Survey: About 1 in 10 US adults rationing medicine in effort to lower costs

Survey: About 1 in 10 US adults rationing medicine in effort to lower costs
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New survey data shows that 11.4 percent of U.S. adults did not take their medication as prescribed in an effort to reduce costs.

The survey from the Centers for Disease Control and Prevention finds that those adults, aged 18 to 64, either skipped doses, took less medicine than prescribed or delayed filling a prescription because of the cost of the drugs in the past 12 months.

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In addition, the data, from 2017, show that 19.5 percent of adults asked their doctor for a lower-cost medication than the one initially prescribed.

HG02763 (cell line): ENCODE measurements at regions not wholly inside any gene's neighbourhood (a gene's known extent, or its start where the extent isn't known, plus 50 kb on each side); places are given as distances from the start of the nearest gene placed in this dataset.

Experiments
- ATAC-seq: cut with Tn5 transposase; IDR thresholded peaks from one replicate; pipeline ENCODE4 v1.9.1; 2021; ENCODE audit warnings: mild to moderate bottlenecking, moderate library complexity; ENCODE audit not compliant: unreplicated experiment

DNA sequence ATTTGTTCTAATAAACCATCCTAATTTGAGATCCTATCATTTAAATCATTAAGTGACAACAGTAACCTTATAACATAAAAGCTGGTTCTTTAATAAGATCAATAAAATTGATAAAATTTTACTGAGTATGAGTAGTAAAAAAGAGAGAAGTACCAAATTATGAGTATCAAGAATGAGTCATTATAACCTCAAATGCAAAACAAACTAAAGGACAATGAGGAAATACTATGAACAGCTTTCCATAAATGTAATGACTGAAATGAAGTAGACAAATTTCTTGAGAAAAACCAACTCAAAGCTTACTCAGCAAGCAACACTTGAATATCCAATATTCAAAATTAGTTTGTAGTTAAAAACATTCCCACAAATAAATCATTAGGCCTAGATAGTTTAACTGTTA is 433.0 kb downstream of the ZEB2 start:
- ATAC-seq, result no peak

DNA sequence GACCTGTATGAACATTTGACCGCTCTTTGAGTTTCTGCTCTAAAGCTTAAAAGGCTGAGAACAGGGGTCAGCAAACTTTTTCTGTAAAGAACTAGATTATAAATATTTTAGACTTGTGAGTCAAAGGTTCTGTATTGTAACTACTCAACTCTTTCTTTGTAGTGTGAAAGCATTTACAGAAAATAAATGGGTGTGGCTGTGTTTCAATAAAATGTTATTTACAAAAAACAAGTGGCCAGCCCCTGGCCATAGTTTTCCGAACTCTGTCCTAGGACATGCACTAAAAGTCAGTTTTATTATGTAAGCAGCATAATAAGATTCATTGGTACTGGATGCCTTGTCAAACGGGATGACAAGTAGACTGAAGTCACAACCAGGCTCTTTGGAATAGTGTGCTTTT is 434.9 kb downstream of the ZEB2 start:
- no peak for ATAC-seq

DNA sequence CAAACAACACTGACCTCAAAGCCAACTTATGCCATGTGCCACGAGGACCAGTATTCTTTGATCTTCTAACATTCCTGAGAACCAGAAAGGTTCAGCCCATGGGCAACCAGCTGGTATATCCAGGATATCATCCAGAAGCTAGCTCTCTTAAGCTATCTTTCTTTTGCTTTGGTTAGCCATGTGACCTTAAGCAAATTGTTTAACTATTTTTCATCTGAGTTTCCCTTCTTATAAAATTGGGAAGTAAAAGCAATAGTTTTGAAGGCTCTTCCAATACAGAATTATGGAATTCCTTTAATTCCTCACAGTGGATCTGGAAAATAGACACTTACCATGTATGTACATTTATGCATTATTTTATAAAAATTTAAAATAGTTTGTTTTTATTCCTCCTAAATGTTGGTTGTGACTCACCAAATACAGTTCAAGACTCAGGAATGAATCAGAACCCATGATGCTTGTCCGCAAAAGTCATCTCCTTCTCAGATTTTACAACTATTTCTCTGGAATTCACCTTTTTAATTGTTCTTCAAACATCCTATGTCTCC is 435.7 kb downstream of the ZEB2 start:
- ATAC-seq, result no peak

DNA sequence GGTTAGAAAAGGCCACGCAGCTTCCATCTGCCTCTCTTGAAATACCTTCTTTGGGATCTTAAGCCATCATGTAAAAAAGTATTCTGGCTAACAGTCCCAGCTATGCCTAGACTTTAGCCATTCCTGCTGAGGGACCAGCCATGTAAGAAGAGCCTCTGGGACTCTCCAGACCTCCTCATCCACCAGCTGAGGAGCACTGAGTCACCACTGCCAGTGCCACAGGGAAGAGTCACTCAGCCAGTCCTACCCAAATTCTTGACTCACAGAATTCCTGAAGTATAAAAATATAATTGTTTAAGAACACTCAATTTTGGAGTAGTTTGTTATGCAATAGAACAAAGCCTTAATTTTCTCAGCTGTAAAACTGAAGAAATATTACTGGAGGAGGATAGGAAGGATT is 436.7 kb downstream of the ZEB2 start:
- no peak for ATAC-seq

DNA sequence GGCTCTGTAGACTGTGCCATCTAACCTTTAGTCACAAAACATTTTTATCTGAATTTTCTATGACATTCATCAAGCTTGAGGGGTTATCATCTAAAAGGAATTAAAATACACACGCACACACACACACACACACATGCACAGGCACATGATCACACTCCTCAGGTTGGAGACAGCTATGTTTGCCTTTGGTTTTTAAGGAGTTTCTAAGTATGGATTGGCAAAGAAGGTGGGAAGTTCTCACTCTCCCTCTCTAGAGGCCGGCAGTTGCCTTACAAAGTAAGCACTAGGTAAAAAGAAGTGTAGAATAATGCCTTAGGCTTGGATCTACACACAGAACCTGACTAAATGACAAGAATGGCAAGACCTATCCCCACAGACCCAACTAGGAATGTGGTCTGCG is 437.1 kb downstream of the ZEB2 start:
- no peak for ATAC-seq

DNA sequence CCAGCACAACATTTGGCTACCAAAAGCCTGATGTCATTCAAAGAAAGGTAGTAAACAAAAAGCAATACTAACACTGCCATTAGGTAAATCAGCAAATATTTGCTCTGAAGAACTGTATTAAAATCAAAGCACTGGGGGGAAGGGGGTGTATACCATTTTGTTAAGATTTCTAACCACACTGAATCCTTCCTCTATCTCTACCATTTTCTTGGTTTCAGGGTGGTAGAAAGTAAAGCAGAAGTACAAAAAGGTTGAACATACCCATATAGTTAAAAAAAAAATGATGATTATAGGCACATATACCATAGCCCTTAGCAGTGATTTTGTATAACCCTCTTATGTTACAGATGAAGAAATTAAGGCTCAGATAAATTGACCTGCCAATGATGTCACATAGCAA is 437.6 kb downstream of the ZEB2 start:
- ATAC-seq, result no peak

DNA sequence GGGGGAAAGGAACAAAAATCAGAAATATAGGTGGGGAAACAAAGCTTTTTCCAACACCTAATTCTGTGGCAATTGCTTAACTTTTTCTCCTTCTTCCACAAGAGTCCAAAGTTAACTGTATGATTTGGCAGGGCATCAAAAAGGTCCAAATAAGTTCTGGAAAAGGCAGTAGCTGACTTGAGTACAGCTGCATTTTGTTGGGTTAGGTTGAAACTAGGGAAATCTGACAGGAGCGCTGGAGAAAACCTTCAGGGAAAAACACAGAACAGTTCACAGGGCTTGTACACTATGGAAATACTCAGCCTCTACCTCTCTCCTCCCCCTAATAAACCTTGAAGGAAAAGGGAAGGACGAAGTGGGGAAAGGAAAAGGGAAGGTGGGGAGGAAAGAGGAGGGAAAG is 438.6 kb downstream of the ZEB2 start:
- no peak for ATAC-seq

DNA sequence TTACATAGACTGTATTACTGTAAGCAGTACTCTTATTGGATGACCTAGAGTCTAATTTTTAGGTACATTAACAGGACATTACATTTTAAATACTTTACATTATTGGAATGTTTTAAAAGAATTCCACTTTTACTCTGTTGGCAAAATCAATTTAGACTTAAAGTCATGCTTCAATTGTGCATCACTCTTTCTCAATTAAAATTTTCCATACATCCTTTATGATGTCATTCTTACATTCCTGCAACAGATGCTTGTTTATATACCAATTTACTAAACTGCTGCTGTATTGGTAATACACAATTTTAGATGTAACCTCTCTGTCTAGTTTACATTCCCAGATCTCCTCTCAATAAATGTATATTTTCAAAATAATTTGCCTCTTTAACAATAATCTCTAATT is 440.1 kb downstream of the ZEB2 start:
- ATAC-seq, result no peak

The data comes as attention is intensifying on high drug prices and members of both parties call for action.

The AARP highlighted the data on Tuesday. “This is unacceptable. No one should have to ration their treatment or skip medication,” the group wrote on Twitter.

The situation is worse for people who are uninsured. Among the uninsured, 33.6 percent did not take their medication as prescribed in an effort to lower costs.

The percentage of adults not taking their medication as prescribed remained steady from 2015 to 2017, the survey found, after dropping somewhat from 2013 to 2015.